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Home Archive August 2009 Issue

August 2009 Issue

One Year On: Covering Global Energy Security

This first-year anniversary issue of the Journal of Energy Security (JES) coincides with August 27, 1859 anniversary of Colonel Edwin Drake’s striking oil in Titusville, Pennsylvania.  While oil has fueled economic growth and personal mobility in the form of the automobile, Gal Luft, Executive Director of the Institute for the Analysis of Global Security, asks ‘Whose birthday is it really?’ It’s high time we re-evaluate oil’s role not only in the transportation field but also on its potential impact 150 years from today.  On changing the transportation landscape away from oil to newer fuels, particularly electricity, Keith Evans one of the world’s leading experts on lithium dispels the myth that there isn’t enough of this material to go around.    Battery materials aside, the JES will run a number of articles on critical materials applicable to the entire energy complex over the next twelve months in effort to examine in real detail some of the material-related complexities of the energy security debate.  

Keeping with our commitment to covering energy security from experts around the globe, conflict in Nigeria’s Niger Delta is examined from an African perspective from JES contributor Dr. Victor Ojakorotu in South Africa.  Dr. Ojakorotu offers up not only poignant analysis of how militancy in the Delta has spiraled out of control but what steps states and oil companies can take in order to avoid the calamities that the Nigerian people and government have experienced.  From the Niger Delta we turn to Southeast Asia to examine critical energy infrastructure protection within an ASEAN context.  Collin S.L. Koh  and colleague Alvin Chew, at Singapore’s Nanyang Technological University point out some of the region’s risks to its own critical infrastructure even as it constructs a Trans-Asian Energy Network. 
 
From ETH Zurich’s Center for Security Studies contributors Matthew Hulbert and Anahita Arian examine how oil producing states  have largely avoided political catastrophe against the backdrop in the 2009 plunge in the price of oil and the unfortunate lessons they may take from this experience into the future.  Finally, the overlooked issue of Russian coal is examined.  Russia is one of the world’s largest producers and exporters of steam and coking coal.  It is also one of the world’s most energy intense economies.  The question being asked is whether European consumers, having selected natural gas as the fuel of choice for power generation, may drive natural gas-rich but production-stagnant Russia to opt for new coal fired power generation in the future?   These issues and more give us pause to consider the risks and rewards of sorting through our own energy conundrum.  As the American science fiction writer Frank Herbert is to have said, “The beginning of knowledge is the discovery of something we do not understand.”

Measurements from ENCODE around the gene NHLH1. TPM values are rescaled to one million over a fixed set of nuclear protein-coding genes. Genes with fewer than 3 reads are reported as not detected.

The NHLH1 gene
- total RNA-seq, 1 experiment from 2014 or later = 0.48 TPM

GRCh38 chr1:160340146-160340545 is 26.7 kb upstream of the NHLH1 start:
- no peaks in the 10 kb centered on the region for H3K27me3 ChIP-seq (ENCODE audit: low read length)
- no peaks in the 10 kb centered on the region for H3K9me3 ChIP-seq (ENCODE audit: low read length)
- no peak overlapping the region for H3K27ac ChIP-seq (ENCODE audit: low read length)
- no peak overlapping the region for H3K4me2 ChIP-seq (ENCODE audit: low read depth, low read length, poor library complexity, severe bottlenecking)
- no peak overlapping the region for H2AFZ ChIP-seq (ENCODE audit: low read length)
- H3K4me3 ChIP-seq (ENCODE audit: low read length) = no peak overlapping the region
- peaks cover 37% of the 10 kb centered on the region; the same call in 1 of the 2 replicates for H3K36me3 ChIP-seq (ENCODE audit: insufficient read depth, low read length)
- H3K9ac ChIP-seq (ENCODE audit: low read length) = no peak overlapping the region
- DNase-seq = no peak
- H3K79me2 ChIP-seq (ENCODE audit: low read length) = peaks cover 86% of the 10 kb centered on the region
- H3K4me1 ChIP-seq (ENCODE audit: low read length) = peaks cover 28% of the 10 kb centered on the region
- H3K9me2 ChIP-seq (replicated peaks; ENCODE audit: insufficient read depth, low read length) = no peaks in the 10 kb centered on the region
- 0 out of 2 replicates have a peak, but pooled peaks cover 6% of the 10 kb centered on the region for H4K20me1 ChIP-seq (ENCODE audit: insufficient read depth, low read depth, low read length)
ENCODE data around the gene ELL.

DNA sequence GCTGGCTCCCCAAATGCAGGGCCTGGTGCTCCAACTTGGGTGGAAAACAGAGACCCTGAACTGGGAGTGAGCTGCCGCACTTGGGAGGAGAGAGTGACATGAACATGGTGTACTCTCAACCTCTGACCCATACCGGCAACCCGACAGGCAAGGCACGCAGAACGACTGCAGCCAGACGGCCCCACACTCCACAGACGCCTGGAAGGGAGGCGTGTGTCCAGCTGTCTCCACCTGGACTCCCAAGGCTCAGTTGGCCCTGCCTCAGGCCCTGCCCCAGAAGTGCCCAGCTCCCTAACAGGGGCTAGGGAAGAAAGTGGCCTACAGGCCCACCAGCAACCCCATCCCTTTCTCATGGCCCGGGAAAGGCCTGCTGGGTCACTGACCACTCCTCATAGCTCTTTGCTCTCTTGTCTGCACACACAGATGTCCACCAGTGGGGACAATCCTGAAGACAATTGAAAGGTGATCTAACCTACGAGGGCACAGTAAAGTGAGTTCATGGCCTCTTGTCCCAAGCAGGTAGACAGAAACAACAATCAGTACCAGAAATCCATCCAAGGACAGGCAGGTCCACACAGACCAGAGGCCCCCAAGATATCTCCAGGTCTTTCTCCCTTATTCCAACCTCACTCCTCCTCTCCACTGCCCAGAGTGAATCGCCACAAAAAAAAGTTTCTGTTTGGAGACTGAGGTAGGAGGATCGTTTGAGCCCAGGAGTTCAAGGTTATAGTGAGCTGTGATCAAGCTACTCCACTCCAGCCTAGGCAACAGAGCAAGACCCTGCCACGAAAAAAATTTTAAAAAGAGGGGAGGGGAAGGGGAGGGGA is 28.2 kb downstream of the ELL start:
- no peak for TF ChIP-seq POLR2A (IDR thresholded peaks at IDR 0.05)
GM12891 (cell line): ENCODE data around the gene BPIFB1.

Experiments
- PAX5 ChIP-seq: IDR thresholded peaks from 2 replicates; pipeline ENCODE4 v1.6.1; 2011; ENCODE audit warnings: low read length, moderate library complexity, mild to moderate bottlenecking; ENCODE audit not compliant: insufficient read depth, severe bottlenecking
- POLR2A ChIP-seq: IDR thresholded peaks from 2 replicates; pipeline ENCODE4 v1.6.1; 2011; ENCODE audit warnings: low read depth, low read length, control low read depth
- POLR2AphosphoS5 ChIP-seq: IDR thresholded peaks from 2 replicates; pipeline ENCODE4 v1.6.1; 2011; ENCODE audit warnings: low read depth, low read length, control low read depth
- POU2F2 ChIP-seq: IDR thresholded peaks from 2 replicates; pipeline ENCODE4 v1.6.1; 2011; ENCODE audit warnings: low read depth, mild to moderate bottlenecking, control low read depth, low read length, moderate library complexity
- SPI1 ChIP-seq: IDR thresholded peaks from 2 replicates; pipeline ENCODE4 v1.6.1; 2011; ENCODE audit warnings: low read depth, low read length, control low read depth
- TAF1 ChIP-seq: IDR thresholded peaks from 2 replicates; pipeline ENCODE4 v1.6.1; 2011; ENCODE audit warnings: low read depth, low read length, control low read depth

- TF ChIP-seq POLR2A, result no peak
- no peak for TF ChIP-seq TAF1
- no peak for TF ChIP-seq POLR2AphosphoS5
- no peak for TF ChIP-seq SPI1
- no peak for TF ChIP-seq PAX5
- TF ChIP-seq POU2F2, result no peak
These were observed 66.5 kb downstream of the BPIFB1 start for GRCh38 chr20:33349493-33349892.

editor@iags.org

 

Critical Energy Infrastructure Protection: The Case of the Trans-ASEAN Energy Network

The Association of Southeast Asian Nations (ASEAN) are boldly moving forward in shoring up energy and power security through the creation of the Trans-ASEAN Energy Network.  However in doing so they run the risk of creating new vulnerabilities from network linked cascading failures caused by nature or man.  What can or should ASEAN member states do in shoring up their own critical energy infrastructure against persistent threats spread across the region?

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Dirty Hands: Russian Coal, GHG Emissions & European Gas Demand